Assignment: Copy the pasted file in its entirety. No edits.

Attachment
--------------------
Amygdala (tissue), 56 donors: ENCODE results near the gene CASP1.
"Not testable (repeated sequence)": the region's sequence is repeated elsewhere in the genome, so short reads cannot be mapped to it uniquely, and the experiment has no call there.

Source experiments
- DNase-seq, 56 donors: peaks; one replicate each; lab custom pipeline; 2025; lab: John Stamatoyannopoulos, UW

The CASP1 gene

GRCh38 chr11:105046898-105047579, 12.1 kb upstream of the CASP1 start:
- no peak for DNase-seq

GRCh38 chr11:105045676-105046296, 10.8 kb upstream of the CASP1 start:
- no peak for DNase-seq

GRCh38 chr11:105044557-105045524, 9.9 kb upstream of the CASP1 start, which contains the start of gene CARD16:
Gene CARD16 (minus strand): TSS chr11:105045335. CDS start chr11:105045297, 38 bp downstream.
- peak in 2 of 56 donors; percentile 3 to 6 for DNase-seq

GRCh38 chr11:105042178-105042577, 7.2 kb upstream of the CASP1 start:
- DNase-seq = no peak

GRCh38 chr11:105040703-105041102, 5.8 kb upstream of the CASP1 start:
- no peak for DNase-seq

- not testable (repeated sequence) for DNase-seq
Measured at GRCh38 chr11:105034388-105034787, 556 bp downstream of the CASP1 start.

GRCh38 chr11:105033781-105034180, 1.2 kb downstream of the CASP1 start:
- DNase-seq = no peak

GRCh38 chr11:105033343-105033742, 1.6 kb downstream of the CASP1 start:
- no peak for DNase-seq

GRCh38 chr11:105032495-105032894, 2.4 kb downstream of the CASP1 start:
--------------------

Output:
Amygdala (tissue), 56 donors: ENCODE results near the gene CASP1.
"Not testable (repeated sequence)": the region's sequence is repeated elsewhere in the genome, so short reads cannot be mapped to it uniquely, and the experiment has no call there.

Source experiments
- DNase-seq, 56 donors: peaks; one replicate each; lab custom pipeline; 2025; lab: John Stamatoyannopoulos, UW

The CASP1 gene

GRCh38 chr11:105046898-105047579, 12.1 kb upstream of the CASP1 start:
- no peak for DNase-seq

GRCh38 chr11:105045676-105046296, 10.8 kb upstream of the CASP1 start:
- no peak for DNase-seq

GRCh38 chr11:105044557-105045524, 9.9 kb upstream of the CASP1 start, which contains the start of gene CARD16:
Gene CARD16 (minus strand): TSS chr11:105045335. CDS start chr11:105045297, 38 bp downstream.
- peak in 2 of 56 donors; percentile 3 to 6 for DNase-seq

GRCh38 chr11:105042178-105042577, 7.2 kb upstream of the CASP1 start:
- DNase-seq = no peak

GRCh38 chr11:105040703-105041102, 5.8 kb upstream of the CASP1 start:
- no peak for DNase-seq

- not testable (repeated sequence) for DNase-seq
Measured at GRCh38 chr11:105034388-105034787, 556 bp downstream of the CASP1 start.

GRCh38 chr11:105033781-105034180, 1.2 kb downstream of the CASP1 start:
- DNase-seq = no peak

GRCh38 chr11:105033343-105033742, 1.6 kb downstream of the CASP1 start:
- no peak for DNase-seq

GRCh38 chr11:105032495-105032894, 2.4 kb downstream of the CASP1 start: